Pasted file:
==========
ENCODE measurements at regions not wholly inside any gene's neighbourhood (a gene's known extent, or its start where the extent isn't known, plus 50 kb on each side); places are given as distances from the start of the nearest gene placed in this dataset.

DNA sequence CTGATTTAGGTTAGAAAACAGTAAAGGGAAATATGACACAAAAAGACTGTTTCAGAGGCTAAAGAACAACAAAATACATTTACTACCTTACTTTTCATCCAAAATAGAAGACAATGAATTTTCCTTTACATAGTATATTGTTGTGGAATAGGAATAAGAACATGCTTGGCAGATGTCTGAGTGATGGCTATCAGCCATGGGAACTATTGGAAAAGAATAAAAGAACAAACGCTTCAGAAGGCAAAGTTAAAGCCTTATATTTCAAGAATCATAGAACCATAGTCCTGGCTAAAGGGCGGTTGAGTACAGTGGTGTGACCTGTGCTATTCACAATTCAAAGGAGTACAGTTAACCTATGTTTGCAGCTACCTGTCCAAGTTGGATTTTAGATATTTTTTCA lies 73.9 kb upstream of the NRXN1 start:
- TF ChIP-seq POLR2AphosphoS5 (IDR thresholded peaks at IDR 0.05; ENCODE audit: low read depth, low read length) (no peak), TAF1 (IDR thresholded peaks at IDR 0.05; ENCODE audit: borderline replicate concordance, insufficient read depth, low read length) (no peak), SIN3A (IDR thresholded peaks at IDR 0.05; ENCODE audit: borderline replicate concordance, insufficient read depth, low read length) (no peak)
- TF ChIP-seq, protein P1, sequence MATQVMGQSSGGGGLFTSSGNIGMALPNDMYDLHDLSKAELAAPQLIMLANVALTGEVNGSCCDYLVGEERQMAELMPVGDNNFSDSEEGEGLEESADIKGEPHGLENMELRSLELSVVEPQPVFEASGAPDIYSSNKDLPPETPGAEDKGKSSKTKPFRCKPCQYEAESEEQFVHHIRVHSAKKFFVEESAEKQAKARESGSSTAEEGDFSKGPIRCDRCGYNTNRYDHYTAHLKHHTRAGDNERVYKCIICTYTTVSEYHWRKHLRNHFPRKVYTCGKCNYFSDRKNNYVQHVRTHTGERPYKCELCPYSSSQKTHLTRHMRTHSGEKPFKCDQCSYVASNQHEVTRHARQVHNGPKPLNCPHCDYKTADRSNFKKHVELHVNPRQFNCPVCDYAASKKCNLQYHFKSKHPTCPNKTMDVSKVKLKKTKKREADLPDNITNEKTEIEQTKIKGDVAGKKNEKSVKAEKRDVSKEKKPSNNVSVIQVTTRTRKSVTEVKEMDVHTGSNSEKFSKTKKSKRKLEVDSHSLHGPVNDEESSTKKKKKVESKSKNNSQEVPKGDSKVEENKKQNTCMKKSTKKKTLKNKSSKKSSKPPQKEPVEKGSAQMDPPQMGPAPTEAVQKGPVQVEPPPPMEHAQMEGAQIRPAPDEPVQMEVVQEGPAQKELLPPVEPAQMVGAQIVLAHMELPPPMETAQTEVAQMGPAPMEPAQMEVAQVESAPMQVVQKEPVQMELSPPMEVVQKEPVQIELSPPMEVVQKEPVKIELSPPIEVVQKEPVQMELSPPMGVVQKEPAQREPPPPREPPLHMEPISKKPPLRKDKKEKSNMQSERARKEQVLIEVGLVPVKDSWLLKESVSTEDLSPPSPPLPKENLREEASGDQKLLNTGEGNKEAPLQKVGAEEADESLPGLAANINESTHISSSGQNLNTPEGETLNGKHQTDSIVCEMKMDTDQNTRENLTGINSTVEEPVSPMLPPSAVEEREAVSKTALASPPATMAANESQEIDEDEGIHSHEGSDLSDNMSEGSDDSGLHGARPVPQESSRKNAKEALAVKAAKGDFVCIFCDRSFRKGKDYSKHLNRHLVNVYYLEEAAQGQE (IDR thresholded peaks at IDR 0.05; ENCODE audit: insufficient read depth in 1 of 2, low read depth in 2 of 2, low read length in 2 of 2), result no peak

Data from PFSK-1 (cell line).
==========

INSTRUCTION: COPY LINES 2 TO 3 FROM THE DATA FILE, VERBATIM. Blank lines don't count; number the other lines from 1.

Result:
DNA sequence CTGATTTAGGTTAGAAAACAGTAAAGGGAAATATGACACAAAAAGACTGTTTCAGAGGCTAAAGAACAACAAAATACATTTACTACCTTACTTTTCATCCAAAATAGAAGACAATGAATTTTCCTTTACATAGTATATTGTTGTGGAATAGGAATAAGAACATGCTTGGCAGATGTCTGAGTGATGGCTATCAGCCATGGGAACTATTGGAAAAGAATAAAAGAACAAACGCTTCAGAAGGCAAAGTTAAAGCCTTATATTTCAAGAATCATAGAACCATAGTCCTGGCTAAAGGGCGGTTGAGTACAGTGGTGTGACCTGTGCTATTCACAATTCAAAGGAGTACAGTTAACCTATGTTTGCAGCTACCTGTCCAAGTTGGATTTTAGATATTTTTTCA lies 73.9 kb upstream of the NRXN1 start:
- TF ChIP-seq POLR2AphosphoS5 (IDR thresholded peaks at IDR 0.05; ENCODE audit: low read depth, low read length) (no peak), TAF1 (IDR thresholded peaks at IDR 0.05; ENCODE audit: borderline replicate concordance, insufficient read depth, low read length) (no peak), SIN3A (IDR thresholded peaks at IDR 0.05; ENCODE audit: borderline replicate concordance, insufficient read depth, low read length) (no peak)